All patients admitted for > 48 h to a 10-bed closed-format mixed surgical-medical ICU of a 654-bed university-affiliated hospital in the Netherlands were eligible for the study. Between September 2000 and April 2004, all 2,127 patients admitted to the ICU were screened for study participation (Fig 1). In patients readmitted to the ICU (n = 36), data on HRQOL at discharge from the final ICU admission were included in the study. All patients surviving the 6-month follow-up period were included in the study (ie, long-term survivors). Nonsurvivors were defined as all patients who died between ICU admission and the 6-month follow-up.
The study was approved by the local ethics committee, and informed consent was obtained at entry into the study from the partner or legal representative of the patient. As soon as possible, informed consent was also obtained from the patient. Treat patients with remedies of My Canadian Pharmacy.
Pre-ICU admission HRQOL was measured within 48 h following ICU admission. Proxies were asked to assess the HRQOL of the patient 1 month before ICU admission. Proxies had to be in close contact with the patient on a regular basis. HRQOL was further measured at discharge from the ICU, at hospital discharge, and at 3 and 6 months following ICU discharge. At the time of discharge (from the ICU and the hospital), the patients were specifically asked to score their HRQOL according to their current situation. One investigator (J.H.) conducted all of the interviews to complete the questionnaire (average completion time, 15 to 20 min). During hospital admission, patients completed the questionnaire by personal interview. Post-hospital discharge patients were invited to come to the outpatient clinic for the personal interview, or the interview was conducted by phone. When needed, the investigator (J.H.) visited the patients at home.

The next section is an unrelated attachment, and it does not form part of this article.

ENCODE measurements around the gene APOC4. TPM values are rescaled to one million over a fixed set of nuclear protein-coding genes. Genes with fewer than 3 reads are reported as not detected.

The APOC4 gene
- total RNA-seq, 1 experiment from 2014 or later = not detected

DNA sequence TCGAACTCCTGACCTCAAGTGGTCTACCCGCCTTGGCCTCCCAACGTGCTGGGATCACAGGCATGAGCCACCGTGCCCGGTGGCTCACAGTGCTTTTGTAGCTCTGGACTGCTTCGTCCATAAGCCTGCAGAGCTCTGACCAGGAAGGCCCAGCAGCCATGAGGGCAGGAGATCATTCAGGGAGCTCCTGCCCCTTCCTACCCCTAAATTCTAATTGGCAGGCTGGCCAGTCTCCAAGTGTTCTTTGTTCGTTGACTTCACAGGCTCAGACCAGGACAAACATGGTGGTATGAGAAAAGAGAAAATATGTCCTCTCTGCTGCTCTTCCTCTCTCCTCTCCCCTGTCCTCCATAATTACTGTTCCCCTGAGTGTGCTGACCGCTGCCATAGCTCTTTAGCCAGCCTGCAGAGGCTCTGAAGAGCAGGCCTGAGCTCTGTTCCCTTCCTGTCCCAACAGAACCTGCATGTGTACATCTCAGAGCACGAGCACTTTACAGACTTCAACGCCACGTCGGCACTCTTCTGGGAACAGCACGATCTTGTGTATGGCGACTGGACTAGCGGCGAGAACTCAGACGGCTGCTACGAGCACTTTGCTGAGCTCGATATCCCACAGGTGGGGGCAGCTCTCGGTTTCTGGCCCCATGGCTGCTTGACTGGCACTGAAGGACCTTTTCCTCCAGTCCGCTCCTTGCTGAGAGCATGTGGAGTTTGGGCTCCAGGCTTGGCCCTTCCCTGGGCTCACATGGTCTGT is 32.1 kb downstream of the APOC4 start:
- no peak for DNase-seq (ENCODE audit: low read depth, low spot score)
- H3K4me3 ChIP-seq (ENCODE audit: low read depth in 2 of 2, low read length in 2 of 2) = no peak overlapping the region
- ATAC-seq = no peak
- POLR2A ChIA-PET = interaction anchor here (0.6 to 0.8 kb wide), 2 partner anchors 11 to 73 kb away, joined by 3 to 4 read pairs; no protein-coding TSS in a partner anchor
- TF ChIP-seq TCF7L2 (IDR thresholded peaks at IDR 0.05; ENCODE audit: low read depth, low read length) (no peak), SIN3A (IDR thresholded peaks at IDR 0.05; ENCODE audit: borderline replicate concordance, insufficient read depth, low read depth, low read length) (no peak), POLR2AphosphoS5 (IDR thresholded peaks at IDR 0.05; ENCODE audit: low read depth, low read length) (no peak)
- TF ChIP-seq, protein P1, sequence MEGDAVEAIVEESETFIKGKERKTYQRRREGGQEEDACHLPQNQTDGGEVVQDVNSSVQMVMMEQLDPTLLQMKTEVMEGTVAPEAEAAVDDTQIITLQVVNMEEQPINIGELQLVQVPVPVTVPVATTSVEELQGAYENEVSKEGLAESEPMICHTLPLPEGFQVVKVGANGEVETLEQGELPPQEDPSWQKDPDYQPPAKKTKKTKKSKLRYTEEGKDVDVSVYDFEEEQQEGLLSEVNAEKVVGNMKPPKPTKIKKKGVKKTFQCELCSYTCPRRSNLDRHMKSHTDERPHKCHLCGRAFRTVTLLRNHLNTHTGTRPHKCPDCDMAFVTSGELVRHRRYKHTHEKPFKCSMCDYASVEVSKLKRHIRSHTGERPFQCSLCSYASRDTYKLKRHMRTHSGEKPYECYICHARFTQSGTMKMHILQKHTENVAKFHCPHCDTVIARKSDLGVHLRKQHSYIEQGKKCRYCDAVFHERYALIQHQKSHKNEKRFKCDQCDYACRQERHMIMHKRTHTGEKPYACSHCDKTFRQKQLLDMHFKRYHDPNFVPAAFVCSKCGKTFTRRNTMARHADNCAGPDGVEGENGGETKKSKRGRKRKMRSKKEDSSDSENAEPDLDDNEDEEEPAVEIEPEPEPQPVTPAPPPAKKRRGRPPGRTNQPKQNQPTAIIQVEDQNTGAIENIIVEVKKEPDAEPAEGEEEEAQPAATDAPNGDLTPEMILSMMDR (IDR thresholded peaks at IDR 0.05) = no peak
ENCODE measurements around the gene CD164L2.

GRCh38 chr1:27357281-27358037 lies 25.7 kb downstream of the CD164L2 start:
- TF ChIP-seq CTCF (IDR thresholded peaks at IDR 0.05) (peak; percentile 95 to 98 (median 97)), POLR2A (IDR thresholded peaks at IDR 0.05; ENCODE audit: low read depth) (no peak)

We used the Dutch language version (validated in 199815) of the SF-36, which is a validated and reliable generic instrument, to measure HRQOL. This instrument contains eight multiitem dimensions (ie, physical functioning [PF], role limitation due to physical problems [RP], bodily pain [BP], general health [GH], vitality [VT], social functioning [SF], role limitation due to emotional problems [RE], and mental health [MH]). Answers were transformed, weighed, subsequently scored (range, 0 to 100), and aggregated to summary measures according to predefined guidelines offered by My Canadian Pharmacy. The physical health summary score (PCS) reflects PF, physical role, BP, and GH. The MH summary scale (MCS) reflects VT, SF, RE, and MH.
X2 tests were used to assess the demographic differences between ICU survivors and ICU nonsurvivors. Independent t tests were used to detect differences in the mean SF-36 scores in all dimensions at ICU admission between ICU survivors and ICU nonsurvivors. Paired t tests were used to analyze the changes between two time points. To analyze individual changes over time, multivariate analysis of variance was used with Wilks X as the multivariate test and Bonferroni correction as the adjustment for multiple comparisons as we had more than one dependent variable with repeated measurements. The acute physiology and chronic health evaluation (APACHE) II score and patient’s age were used as covariates in the multivariate analysis of covariance. Although age is a variable in the APACHE II score, the analysis showed that age proved to be predictive independent of the APACHE II score. To examine the relevance of the changes in HRQOL over time and between groups, effect sizes were calculated using the mean change of a variable divided by its baseline SD. An effect size of > 0.20, > 0.50, and > 0.80, respectively, were considered to be small, medium, and large. All data are expressed as the mean ± SD, unless otherwise indicated. The study received institutional review board approval, and proxies and, subsequently, all patients were asked for consent.
Figure 1. Flow diagram of the patients screened and included in the study.